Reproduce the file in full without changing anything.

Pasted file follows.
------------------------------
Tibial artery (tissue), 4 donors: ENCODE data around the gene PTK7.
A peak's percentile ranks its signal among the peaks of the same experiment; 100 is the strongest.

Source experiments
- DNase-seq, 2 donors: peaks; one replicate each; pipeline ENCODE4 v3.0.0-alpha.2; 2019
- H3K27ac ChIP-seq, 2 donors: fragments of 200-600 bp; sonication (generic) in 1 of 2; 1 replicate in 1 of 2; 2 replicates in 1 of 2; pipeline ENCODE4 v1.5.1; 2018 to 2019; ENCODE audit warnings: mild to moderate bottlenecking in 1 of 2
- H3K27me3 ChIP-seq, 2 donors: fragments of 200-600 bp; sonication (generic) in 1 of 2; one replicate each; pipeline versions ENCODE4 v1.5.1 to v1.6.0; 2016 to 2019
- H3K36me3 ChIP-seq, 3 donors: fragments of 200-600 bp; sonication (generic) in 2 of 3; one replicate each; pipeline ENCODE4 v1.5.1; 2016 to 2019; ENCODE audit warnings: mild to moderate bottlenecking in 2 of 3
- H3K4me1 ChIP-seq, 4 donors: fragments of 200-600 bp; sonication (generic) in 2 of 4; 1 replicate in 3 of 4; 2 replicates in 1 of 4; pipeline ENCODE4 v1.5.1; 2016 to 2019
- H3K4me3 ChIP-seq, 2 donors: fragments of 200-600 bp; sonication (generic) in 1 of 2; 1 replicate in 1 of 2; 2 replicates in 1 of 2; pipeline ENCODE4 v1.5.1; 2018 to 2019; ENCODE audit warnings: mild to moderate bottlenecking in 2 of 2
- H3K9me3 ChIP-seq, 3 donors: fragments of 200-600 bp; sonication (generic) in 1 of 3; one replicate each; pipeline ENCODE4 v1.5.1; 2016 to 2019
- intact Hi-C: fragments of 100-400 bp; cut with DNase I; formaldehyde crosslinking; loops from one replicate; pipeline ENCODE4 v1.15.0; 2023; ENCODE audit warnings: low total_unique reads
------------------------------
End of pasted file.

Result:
Tibial artery (tissue), 4 donors: ENCODE data around the gene PTK7.
A peak's percentile ranks its signal among the peaks of the same experiment; 100 is the strongest.

Source experiments
- DNase-seq, 2 donors: peaks; one replicate each; pipeline ENCODE4 v3.0.0-alpha.2; 2019
- H3K27ac ChIP-seq, 2 donors: fragments of 200-600 bp; sonication (generic) in 1 of 2; 1 replicate in 1 of 2; 2 replicates in 1 of 2; pipeline ENCODE4 v1.5.1; 2018 to 2019; ENCODE audit warnings: mild to moderate bottlenecking in 1 of 2
- H3K27me3 ChIP-seq, 2 donors: fragments of 200-600 bp; sonication (generic) in 1 of 2; one replicate each; pipeline versions ENCODE4 v1.5.1 to v1.6.0; 2016 to 2019
- H3K36me3 ChIP-seq, 3 donors: fragments of 200-600 bp; sonication (generic) in 2 of 3; one replicate each; pipeline ENCODE4 v1.5.1; 2016 to 2019; ENCODE audit warnings: mild to moderate bottlenecking in 2 of 3
- H3K4me1 ChIP-seq, 4 donors: fragments of 200-600 bp; sonication (generic) in 2 of 4; 1 replicate in 3 of 4; 2 replicates in 1 of 4; pipeline ENCODE4 v1.5.1; 2016 to 2019
- H3K4me3 ChIP-seq, 2 donors: fragments of 200-600 bp; sonication (generic) in 1 of 2; 1 replicate in 1 of 2; 2 replicates in 1 of 2; pipeline ENCODE4 v1.5.1; 2018 to 2019; ENCODE audit warnings: mild to moderate bottlenecking in 2 of 2
- H3K9me3 ChIP-seq, 3 donors: fragments of 200-600 bp; sonication (generic) in 1 of 3; one replicate each; pipeline ENCODE4 v1.5.1; 2016 to 2019
- intact Hi-C: fragments of 100-400 bp; cut with DNase I; formaldehyde crosslinking; loops from one replicate; pipeline ENCODE4 v1.15.0; 2023; ENCODE audit warnings: low total_unique reads